The Last Continent by Terry Pratchett (Doubleday, 1998); audiobook read by Nigel Planer (Isis, 1999) One of the weaker Discworld novels. Pratchett makes suitably merry with intelligent design and the origins of (stereotyped) Australianism, but the Unseen University wizards are rather tiresome when employed as main characters and Rincewind’s exploits are equally belaboured. Funny but unusually pointless.
Hitler’s Daughter by Jackie French (HarperCollins, 1999); audiobook read by Caroline Lee (Bolinda, 2014) The framing narrative of this cleverly structured middle grade book sees three rural Aussie kids sharing a story while waiting for their school bus. The tale of Hitler’s daughter raises the disturbing question: should children be held responsible for their parents’ beliefs.
Playing Beatie Bow by Ruth Park (Thomas Nelson, 1980); audiobook read by Kate Hood (Bolinda, 2012) Ruth Park mixes time displacement with coming-of-age in a classic of Australian literature. 14-year-old Abigail Kirk, having fought with her mother, finds herself transported back to Sydney of 1873. Amidst the historical realism unfolds a beautifully told tale of hardship and self-discovery.
The Bone is Pointed by Arthur W. Upfield (Angus & Robertson, 1938); audiobook read by Peter Hosking (Bolinda, 2010) This mystery doesn’t take much solving, but neither did many of Arthur Conan Doyle’s. As with Sherlock Holmes, it is the character of half-caste Aboriginal detective Napoleon Bonaparte that bewitches the reader, plus in this case Upfield’s vivid descriptions of outback…
Australia: 160 Iconic Images Celebrating What Makes Us Different by Bruce Postle (Affirm, 2016) Part art, part historical record, part opportunistic novelty, photojournalist Bruce Postle’s collection captures many different aspects of life in Australia, preserving images of a developing nation from the 1920s onwards (some earlier pictures being taken by his father Cliff, also a photojournalist).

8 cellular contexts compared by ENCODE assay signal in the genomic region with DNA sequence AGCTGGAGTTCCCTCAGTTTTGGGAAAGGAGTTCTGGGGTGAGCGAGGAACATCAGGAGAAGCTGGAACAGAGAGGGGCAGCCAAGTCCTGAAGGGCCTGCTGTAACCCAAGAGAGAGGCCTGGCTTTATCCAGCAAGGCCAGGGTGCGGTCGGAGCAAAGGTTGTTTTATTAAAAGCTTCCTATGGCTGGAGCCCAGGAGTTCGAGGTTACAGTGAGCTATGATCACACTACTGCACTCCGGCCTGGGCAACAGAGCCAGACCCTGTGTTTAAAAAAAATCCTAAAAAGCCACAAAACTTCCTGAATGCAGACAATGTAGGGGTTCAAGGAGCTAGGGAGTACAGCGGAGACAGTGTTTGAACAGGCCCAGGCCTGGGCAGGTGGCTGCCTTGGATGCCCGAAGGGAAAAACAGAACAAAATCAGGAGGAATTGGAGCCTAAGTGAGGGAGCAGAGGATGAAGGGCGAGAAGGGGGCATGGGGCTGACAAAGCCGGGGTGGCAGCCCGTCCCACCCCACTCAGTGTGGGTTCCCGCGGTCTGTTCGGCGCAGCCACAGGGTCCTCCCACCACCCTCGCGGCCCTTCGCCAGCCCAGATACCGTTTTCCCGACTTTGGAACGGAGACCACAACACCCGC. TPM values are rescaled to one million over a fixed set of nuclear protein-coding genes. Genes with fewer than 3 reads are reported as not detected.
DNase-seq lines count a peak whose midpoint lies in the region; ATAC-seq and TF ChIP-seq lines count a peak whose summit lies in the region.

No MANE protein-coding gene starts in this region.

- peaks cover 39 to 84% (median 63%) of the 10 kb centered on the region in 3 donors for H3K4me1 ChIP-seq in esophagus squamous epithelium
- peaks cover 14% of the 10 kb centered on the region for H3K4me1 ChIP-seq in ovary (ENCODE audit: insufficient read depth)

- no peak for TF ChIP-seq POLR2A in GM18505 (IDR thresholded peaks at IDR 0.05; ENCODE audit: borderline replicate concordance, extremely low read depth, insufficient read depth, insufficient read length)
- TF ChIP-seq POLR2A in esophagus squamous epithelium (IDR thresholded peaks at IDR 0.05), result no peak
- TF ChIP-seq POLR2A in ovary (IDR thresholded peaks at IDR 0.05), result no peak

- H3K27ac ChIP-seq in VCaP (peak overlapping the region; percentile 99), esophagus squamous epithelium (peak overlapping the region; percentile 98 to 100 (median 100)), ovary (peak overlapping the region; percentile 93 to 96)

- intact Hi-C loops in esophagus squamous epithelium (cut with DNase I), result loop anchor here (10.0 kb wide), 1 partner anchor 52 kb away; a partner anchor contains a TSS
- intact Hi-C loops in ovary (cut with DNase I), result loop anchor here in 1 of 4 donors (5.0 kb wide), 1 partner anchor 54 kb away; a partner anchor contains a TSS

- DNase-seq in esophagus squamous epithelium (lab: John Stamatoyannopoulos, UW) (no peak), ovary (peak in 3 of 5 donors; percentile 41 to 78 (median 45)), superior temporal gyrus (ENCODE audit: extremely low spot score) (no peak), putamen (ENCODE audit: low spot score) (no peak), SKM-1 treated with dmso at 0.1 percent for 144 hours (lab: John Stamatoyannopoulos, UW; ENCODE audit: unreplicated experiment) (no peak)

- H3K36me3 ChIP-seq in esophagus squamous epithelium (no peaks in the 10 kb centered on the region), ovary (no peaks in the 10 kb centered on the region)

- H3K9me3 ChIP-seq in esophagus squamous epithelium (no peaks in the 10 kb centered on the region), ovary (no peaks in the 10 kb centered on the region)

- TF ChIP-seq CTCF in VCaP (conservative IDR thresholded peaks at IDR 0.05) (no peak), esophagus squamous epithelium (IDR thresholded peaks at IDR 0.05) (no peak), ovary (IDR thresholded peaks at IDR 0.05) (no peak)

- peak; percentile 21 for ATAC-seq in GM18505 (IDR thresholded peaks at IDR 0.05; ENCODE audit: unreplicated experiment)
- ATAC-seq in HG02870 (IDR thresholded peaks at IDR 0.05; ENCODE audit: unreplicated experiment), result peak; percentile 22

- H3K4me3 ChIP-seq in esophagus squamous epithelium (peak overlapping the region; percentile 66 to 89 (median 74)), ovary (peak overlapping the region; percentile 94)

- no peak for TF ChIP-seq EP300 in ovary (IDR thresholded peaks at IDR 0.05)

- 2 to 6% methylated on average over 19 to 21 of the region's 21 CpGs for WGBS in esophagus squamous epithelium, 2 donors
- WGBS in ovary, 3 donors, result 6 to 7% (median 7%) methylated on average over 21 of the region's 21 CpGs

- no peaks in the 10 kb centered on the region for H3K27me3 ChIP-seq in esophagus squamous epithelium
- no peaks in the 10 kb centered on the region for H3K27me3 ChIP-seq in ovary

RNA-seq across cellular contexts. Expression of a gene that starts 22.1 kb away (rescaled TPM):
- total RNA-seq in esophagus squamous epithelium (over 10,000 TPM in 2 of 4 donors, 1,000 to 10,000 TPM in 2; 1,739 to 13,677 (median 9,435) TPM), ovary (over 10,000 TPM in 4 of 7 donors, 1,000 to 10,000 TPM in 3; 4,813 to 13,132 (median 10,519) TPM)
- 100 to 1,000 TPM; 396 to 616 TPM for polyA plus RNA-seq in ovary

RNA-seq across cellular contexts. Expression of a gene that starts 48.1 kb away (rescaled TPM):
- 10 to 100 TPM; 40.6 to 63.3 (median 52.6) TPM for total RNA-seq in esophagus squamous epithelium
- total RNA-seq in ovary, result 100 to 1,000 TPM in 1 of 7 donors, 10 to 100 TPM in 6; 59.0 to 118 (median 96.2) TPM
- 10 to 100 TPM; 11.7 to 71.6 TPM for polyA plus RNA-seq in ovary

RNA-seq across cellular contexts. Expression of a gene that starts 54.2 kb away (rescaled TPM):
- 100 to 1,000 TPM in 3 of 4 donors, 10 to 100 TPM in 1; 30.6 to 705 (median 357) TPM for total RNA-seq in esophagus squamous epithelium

The Nimbin by Jenny Wagner (Thomas Nelson, 1978) Australian middle grade story The Nimbin shows that books don’t have to follow elaborate plot arcs or contrive to manufacture character conflicts and resolution. Instead it serenely explores its scenario: Philippa’s beach holiday turns unusual when she adopts a strange little creature.
Jackie Chan’s First Strike dir. Stanley Tong (1996) A light and loosely scripted action comedy that takes Jackie Chan to Australia in pursuit of a stolen warhead. Although nothing special by and of itself, the movie is worth watching for Chan’s bedazzling and impish do-it-yourself stunt-work and martial arts sequences.
The Super-Roo of Mungalongaloo by Osmar White, ill. Jeff Hook (Wren, 1973) There is something delightfully enthralling — and quintessentially Australian — in Osmar White’s tale of Scotsman Angus McGurk’s intrepid expedition into the perilous heart of the Dreaded Deadibone Desert, this fanciful undertaking gaining impetus through the punchy illustrations of acclaimed newspaper cartoonist Jeff Hook.
Fatty & George by John Honey (ABC, 1981) Fondly remembered and surprisingly watchable thirty-five years on, this stilted but oddly compelling Tasmanian science fantasy captivated a generation of Aussie kids with its time-freezing crystal, over the top villains, catchy theme song and brazenly prominent (now brilliantly kitsch) avant-garde synthpop motifs.
Newsfront dir. Phillip Noyce (1978) The tagline suggests humour but this sombre, almost melancholic biopic of (archetypal) newsreel cameramen working in Australia during World War II and the decade subsequent, bolstered by archival footage, serves more as a time capsule of life in a young, not-so-modern country.